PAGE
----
Table 2Genera or groups of Mucorales by patient co-morbidity or predisposing factor
      Expressed as number of patients (percentage of patients with co-morbidity or predisposing factor).
      VariableAll episodes

      (n=74)
      Unclassified mucormycete (n=12)Rhizopus spp. (n=40)Mucor spp. (n=7)Rhizomucor spp. (n=5)Saksenaea spp. (n=4)Apophysomyces spp. (n=4)Lichtheimia spp. (n=2)
      Co-morbidity
      None
      Also no host immuno-compromise.
      8 (10.8)02
      Rhizopus microsporus (n = 1); Rhizopus schippelae (n = 1).
      (5)
      1 (14.3)1 (20)2 (50)2 (50)0
      Diabetes mellitus20 (27.0)4 (33.3)13 (32.5)001 (25)2 (50)0
      Chronic lung disease11 (14.9)4 (33.3)3 (7.5)1 (14.3)1 (20)1 (25)01 (50)
      Haematological malignancy
      Haematological cancers included: acute leukaemia (n = 16), chronic leukaemia (n = 7), lymphoma (n = 5), multiple myeloma (n = 3), myelodysplastic syndrome (n = 4) and other cancers (n = 2).
      36 (48.6)5 (41.7)20 (50)6 (89.6)4 (80)001 (50)
      Solid organ cancer2 (2.7)1 (8.3)01 (14.3)0000
      Bone marrow transplant13 (17.6)09 (22.5)4 (57.1)0000
      Solid organ transplant8 (10.8)1 (8.3)6 (15)00001 (50)
      Rheumatological /autoimmune conditions9 (12.1)2 (16.7)4 (10)1 (14.3)2 (40)000
      Chronic renal failure7 (9.5)2 (16.7)5 (12.5)5 (71.4)0000
      Predisposing factor
      Neutropenia32 (43.2)4 (33.3)17 (42.5)6 (85.7)4 (80)001 (50)
      Corticosteroid use39 (52.7)3 (25)25 (62.5)6 (85.7)4 (80)001 (50)
      Cancer chemotherapy31 (41.9)4 (33.3)18 (45)5 (71.4)3 (60)001 (50)
      Calcineurin inhibitors15 (20.2)014 (35)1 (14.3)0000
      Monoclonal antibodies7 (9.5)2 (16.7)4 (10)1 (14.3)0000
      Major or minor trauma17 (22.9)2 (16.7)4 (10)3 (42.9)2 (40)3 (75)3 (75)0
      Major surgery18 (24.3)2 (16.7)9 (22.5)01 (20)1 (25)3 (75)2 (100)
      Hospital construction10 (13.5)3 (25)4 (10)1 (14.3)2 (40)000
      Antifungal prophylaxis Medication
      Antifungal medications prescribed for at least 7 days within the preceding 30 days.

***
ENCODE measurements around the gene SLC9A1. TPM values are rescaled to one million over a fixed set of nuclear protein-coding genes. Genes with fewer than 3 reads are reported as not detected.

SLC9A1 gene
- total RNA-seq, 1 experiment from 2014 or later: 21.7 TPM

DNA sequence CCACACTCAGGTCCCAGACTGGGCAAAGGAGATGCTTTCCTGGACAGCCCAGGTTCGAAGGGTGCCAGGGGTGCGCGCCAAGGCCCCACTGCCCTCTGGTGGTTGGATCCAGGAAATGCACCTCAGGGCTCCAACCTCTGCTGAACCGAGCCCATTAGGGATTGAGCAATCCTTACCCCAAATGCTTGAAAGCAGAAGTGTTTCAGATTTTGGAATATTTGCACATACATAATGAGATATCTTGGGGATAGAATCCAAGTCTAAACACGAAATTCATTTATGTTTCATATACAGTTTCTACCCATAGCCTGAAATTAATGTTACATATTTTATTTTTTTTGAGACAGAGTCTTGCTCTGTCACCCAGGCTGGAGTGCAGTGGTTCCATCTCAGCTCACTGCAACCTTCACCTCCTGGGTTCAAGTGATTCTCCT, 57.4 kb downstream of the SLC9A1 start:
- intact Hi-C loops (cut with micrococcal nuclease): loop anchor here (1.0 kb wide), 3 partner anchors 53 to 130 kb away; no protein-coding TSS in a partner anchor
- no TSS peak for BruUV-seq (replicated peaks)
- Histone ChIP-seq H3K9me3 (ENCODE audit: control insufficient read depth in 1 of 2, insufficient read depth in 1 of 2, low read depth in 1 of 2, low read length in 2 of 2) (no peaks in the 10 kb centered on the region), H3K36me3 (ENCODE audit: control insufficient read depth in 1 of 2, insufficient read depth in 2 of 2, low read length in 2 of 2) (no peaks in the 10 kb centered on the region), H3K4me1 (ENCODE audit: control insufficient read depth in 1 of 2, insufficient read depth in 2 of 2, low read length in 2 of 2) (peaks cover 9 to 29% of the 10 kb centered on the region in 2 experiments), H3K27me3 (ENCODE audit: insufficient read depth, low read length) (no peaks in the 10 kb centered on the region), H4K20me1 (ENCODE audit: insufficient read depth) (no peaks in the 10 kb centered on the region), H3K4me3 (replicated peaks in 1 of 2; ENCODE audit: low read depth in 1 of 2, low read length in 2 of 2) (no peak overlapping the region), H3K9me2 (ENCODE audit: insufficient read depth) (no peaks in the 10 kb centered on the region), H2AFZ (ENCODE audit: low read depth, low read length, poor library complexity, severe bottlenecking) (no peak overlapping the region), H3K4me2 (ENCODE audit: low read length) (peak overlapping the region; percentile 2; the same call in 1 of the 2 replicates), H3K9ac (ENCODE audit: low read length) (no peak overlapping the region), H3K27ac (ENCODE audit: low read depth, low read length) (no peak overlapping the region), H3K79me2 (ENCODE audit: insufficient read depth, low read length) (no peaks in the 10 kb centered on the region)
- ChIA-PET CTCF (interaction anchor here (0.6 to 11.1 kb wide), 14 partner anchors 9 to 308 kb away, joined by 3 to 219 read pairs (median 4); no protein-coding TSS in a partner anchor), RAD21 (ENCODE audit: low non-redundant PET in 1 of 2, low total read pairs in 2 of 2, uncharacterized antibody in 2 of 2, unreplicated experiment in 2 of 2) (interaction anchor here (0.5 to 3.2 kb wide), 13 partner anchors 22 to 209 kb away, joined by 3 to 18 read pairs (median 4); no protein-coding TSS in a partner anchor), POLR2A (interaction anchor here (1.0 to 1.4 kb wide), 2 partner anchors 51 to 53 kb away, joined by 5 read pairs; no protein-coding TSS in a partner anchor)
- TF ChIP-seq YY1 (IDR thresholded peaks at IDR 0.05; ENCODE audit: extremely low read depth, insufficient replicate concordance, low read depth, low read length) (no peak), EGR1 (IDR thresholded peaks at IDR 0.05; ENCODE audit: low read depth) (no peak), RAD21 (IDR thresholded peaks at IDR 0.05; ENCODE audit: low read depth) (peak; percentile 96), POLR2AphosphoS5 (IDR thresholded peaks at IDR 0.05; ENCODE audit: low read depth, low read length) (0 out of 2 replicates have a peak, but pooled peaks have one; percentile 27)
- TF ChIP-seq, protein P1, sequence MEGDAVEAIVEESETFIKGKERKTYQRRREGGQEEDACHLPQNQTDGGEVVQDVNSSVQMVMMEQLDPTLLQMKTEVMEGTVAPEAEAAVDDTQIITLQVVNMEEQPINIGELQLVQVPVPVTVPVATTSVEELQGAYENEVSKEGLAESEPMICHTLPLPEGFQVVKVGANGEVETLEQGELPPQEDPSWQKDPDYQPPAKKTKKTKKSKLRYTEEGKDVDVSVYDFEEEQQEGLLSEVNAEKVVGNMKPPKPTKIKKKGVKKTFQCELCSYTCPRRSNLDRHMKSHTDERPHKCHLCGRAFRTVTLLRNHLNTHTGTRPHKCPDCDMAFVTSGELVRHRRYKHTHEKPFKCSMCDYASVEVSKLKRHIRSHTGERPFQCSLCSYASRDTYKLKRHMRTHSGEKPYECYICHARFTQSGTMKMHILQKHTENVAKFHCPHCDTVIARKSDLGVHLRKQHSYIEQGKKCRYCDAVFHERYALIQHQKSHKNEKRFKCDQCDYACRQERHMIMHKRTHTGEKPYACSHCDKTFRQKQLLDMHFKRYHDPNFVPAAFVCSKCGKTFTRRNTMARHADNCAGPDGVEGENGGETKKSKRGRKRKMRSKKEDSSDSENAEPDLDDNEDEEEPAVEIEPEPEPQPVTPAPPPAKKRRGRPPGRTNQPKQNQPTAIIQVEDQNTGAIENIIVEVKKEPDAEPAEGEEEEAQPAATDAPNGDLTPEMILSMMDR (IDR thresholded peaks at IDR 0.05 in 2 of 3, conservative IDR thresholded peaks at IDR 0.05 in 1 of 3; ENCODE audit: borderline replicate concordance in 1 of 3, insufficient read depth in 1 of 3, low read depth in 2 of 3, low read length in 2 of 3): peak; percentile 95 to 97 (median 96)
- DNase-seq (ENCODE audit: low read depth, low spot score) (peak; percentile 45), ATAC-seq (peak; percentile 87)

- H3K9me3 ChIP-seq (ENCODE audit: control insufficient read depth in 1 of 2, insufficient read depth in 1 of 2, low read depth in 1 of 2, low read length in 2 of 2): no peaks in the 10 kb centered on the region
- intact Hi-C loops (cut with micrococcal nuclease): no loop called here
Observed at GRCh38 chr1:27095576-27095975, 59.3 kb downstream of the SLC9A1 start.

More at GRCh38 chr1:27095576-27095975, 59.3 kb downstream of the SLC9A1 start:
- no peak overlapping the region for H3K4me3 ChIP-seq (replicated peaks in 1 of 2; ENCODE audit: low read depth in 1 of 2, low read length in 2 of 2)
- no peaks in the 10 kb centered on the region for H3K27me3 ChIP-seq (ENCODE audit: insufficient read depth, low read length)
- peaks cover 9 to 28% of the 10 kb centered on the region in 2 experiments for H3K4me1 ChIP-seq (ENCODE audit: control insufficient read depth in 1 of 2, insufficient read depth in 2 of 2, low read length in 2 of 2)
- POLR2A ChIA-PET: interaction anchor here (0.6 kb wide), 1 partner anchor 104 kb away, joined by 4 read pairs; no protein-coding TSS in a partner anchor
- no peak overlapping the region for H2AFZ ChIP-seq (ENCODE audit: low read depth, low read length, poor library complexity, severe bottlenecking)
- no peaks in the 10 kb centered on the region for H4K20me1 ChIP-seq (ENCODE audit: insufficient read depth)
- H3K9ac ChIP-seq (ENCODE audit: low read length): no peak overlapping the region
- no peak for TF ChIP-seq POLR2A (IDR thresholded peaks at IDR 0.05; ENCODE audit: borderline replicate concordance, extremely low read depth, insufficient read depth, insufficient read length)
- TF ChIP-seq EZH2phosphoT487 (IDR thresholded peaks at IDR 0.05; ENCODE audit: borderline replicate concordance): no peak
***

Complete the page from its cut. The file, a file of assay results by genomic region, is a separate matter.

,
      Includes itraconazole (3), liposomal amphotericin B (1) and fluconazole (10).
      Any agent34 (44.9)5 (41.7)19 (45.7)6 (85.7)3 (60)001 (50)
       Voriconazole10 (13.5)1 (8.3)6 (15)1 (14.3)2 (40)000
       Posaconazole10 (13.5)2 (16.7)6 (15)2 (28.6)0000
      a Expressed as number of patients (percentage of patients with co-morbidity or predisposing factor).
      b Also no host immuno-compromise.
      c Rhizopus microsporus (n = 1); Rhizopus schippelae (n = 1).
      d Haematological cancers included: acute leukaemia (n = 16), chronic leukaemia (n = 7), lymphoma (n = 5), multiple myeloma (n = 3), myelodysplastic syndrome (n = 4) and other cancers (n = 2).
      e Antifungal medications prescribed for at least 7 days within the preceding 30 days.
      f Includes itraconazole (3), liposomal amphotericin B (1) and fluconazole (10).
      Patients who sustained trauma were significantly more likely to have non-Rhizopus infections compared with patients without trauma (11/15, 73.3% versus 11/47, 23.4%; OR 9.0; 95% CI 2.1–42.8; p 0.001).

       Site of infection

      The lung was the most common site of infection (44.6%), followed by sinuses (29.7%), skin and soft tissue (20.3%), brain (14.9%) and bone/joint (14.9%) (Table 3). Twenty-nine (39.2%) cases were disseminated, with individual sites represented in various combinations, including the lung (n = 16), sinus (10), brain (9) and skin (9). One patient had 4 sites and 6 patients 3 sites involved. All episodes of GI mucormycosis were disseminated. Of the patients with rheumatological/autoimmune diseases, the lung (n = 5), sinus (4), brain (3), eye (1), skin (1) and heart (1) represented the sites of infection, including 3 cases of disseminated disease.
      Table 3Mucormycosis: site of infection and 180-day mortality according to pathogen group
      Numbers total more than 74 as many patients had more than one site of infection.
      Body site (total)Unclassified Mucorales (n=12)Rhizopus spp. (n=40)Mucor spp. (n=7)Rhizomucor spp. (n=5)Apophysomyces spp. (n=4)Saksanaea vasiformis complex (n=4)Lichtheimia corymbifera (n=2)180-day mortality, n (%)
      Lung (n=33)4205300124 (72.7%)
      Sinus (n=22)5132100114 (63.6%)
      Skin/deep soft tissue (n=15)35122207 (46.7%)
      Brain (n=11)15011129 (81.8%)
      Bone/joint (n=11)25002203 (27.3%)
      Gastrointestinal tissue (n=7)11301015 (71.4%)
      Eye (n=4)21000101 (25%)
      Blood (n=2)00200001 (50%)
      Other (n=7)
      Includes kidney (n = 3); endocardium (n = 1); gingival tissue (n = 1); genitalia (n = 1).
      04110014 (57.1%)
      Disseminated (n=29)5125131218 (62.1%)
      180-day mortality

      (n=42; 57%)
      5 (41.7%)23 (57.5%)6 (85.7%)3 (60%)2 (50%)1 (25%)2 (100%)